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Reflecting on Nanda Malini

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Nanda Malini

By Uditha Devapriya

In more senses than one, I grew up with Nanda Malini. Taking the bus from Kadawatha to Moratuwa the other day, I realised how much her work shaped my perceptions of art. Near the exit at Kahatuduwa, the radio played Araliya Landata. Near Kesbewa it played”Mage Deshaya. In Piliyandala, where I got down, it played Yadamin Benda Wilangula. If it’s hard to think of another Sri Lankan vocalist, even less a songstress, whose body of work can be so diverse, it may be because she remains almost peerless.

The truth of the matter is that Nanda Malini represents many things to many people. And to me, at one level, she epitomises the essential character of Sinhala music, a field and genre which witnessed an efflorescence at the time of her arrival.

But then that begs a question. What exactly constitutes Sinhala music? Musicologists and anthropologists have no doubt pondered over this issue, and different scholars have come up with their own interpretations. The safest thing that can be said about Sinhala music is that, as with every other culture in which song and dance form an integral part, it has been shaped by the social conditions of its time.

In the early 20th century, following the Buddhist revival and with the ascent of a Sinhala petty bourgeoisie, singers, composers, and patrons pandered to a highly vocal and articulate linguistic community. Yet while being receptive to cultural factors, these objets d’art remained dominated by a capitalist logic. The same can be said of the folk and classical musical revival after independence.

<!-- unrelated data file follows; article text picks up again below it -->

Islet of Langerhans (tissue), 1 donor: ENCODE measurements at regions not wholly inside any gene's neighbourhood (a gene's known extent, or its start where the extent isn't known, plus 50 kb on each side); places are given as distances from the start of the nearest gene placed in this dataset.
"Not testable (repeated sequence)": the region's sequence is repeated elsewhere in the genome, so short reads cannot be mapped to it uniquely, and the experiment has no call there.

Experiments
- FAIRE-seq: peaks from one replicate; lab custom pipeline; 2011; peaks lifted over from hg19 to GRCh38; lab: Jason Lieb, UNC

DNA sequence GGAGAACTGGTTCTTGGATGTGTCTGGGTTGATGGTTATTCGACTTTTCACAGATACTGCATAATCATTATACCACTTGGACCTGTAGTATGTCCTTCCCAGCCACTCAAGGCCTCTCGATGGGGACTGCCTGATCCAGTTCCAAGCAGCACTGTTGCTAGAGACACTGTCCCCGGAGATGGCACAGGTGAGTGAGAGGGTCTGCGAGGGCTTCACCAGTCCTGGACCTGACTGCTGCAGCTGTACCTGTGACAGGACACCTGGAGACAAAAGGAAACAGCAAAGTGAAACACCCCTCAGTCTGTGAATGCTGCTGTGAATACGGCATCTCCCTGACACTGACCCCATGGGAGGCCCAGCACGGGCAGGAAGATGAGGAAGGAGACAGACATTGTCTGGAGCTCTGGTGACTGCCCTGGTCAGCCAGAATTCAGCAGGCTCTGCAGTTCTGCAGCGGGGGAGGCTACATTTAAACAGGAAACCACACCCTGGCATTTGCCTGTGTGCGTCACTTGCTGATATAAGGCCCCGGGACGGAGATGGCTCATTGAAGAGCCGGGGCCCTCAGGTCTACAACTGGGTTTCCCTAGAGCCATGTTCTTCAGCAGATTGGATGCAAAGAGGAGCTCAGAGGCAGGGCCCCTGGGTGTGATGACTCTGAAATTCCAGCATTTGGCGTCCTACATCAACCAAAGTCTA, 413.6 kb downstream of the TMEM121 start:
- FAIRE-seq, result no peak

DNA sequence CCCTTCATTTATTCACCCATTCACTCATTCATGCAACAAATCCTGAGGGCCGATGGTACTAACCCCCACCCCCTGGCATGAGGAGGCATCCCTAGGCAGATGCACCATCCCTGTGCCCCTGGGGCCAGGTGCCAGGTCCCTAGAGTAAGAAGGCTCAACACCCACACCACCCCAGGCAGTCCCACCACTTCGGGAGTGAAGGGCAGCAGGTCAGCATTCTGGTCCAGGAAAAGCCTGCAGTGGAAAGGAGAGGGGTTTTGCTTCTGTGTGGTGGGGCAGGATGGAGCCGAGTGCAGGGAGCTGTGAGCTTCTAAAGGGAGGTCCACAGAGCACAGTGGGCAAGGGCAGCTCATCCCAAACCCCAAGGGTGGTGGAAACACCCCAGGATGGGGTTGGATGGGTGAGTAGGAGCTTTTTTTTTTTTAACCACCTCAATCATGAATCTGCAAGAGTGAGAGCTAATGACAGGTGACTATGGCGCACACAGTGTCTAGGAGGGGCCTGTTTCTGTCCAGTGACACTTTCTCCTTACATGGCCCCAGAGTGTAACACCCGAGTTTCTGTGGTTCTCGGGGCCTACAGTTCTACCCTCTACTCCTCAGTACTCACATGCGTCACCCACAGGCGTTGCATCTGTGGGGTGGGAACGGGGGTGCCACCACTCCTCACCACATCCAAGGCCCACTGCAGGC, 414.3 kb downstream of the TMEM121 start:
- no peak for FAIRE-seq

It would be crudely economistic to attribute artistic developments to the profit motive and the marketplace alone, of course. But that ethic had a profound say on the type of music people played and people heard. To locate Nanda Malini in the social and cultural landscape of the country, it is thus necessary to locate her predecessors and her descendants.

Nanda found her place in the sun during that intermezzo in the 1960s when, after Amaradeva had secured for himself a preeminent position in the world of Sinhala music, several vocalists –products of the 1956 revolution – arrived and, in a manner of speaking, made it to the top rapidly. Nanda’s achievement, which should be shared with the likes of Sujatha Attanayake, is in how, at this juncture, she redefined the role of the songstress in Sri Lanka.

Writing of George Keyt, L. C. van Geyzel once commented that he had no precursors, “only ancestors from antiquity.” Nanda, of course, had her precursors, but they had all racked up an unfortunate reputation as playback singers, whose task in life seemed to be to put verses into the mouths of actresses who couldn’t sing.

This stratum of Sinhala songstresses hailed from a certain milieu: they were mostly Catholic, and they had been raised on church music. Growing up in a lower middle-class, Buddhist, and leftwing family – initially as supporters of the Communist Party – Malini could not be more different to them. “We were very poor, and had nothing by way of assets,” she once told Malinda Seneviratne.